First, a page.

The New York state constitutional convention has become a hot topic of the upcoming election, with proponents and opponents each presenting strong arguments on why to vote yes or vote no. The Editorial Board has taken both sides into account, and after considering the major arguments, we have decided to vote no on the convention.
The constitutional convention, which is voted on every 20 years, is a body of delegates who can add to or amend the state constitution at a meeting. If approved, it would take place in 2018, and the proposed changes would then have to be approved by voters in 2019. In 1997, the last time a “con con” was on the ballot, New Yorkers voted against it.
Some of the major proponents of the convention include the New York State Bar Association, the League of Women Voters of New York State and Citizens Union. One of the main arguments in favor of the convention asserts that it gives New Yorkers a once-in-a-generation opportunity to incite real change.
They argue that by voting yes, we will be able to hold Albany lawmakers accountable for corruption and dysfunction, advocating that improvements can potentially be made in terms of reforming election laws, nonpartisan redistricting, term limits and transparency in budget-making.
Additionally, if the convention occurs, any changes the delegates want to make will have to be eventually voted on by citizens. Proponents believe that the worst-case scenario will simply consist of citizens voting against any unfavorable amendments.
While proponents have taken a “why not?” approach to the convention, opponents — mainly consisting of unions and labor organizations — believe it could cause real damage to laws that are in place for protection.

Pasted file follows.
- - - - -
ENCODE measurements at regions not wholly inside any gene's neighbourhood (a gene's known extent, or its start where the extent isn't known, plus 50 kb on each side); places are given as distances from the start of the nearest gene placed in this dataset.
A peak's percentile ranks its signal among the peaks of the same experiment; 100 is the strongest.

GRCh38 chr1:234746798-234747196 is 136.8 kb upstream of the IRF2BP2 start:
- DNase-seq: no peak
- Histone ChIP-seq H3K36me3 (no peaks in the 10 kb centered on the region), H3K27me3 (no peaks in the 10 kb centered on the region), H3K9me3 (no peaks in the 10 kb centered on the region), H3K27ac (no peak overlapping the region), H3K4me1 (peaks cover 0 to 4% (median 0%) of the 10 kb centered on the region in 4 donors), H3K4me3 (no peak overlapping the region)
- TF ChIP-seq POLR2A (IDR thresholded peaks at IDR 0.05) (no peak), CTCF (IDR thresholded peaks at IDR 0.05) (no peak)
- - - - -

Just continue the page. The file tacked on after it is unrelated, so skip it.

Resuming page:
Organizations and unions representing a variety of interests and political leanings, including the United Federation of Teachers, Planned Parenthood, Right to Life and the New York State Rifle and Pistol Association, have all come out against the convention. Many of these organizations are opposed to the convention due to fears that existing labor laws, pension provisions, environmental protections and reproductive rights — to name a few — would unravel and leave New York in even worse condition.
Although the Editorial Board is also against the convention, we don’t believe it’s likely that these existing protections will be amended or repealed if the convention occurs — it’s improbable that New York would ever be stripped of important laws protecting workers, the environment and reproductive rights, and potential threats to these shouldn’t be exploited for political points.
But we do believe that the convention comes at a high monetary cost for New Yorkers — delegates who are chosen to attend the convention would be paid at a rate that’s the same salary as state lawmakers — $79,500.
This might be worth it if the delegates were different than the people who already have power in Albany, but they would be the same senators and assemblymembers who contribute to the current dysfunction and corruption. We would be sending incumbent politicians to the convention, and if these are the people who already remain complacent in Albany, then they will not enact the change we want to see simply because it is the constitutional convention. They will garner an additional spot on the payroll without giving additional advocacy to the voices of the people of New York.
New Yorkers already have the power to make change in Albany every two years — we can vote. If we’re not satisfied with what’s going on, we should elect new state senators when we have the opportunity to, instead of re-electing ineffective incumbents.
By the same token, New Yorkers have the power to decide whether or not to hold a constitutional convention. Although it’s hopeful to think that influential change will only come through the convention, there are more similarly effective and less costly methods — we urge you to vote no.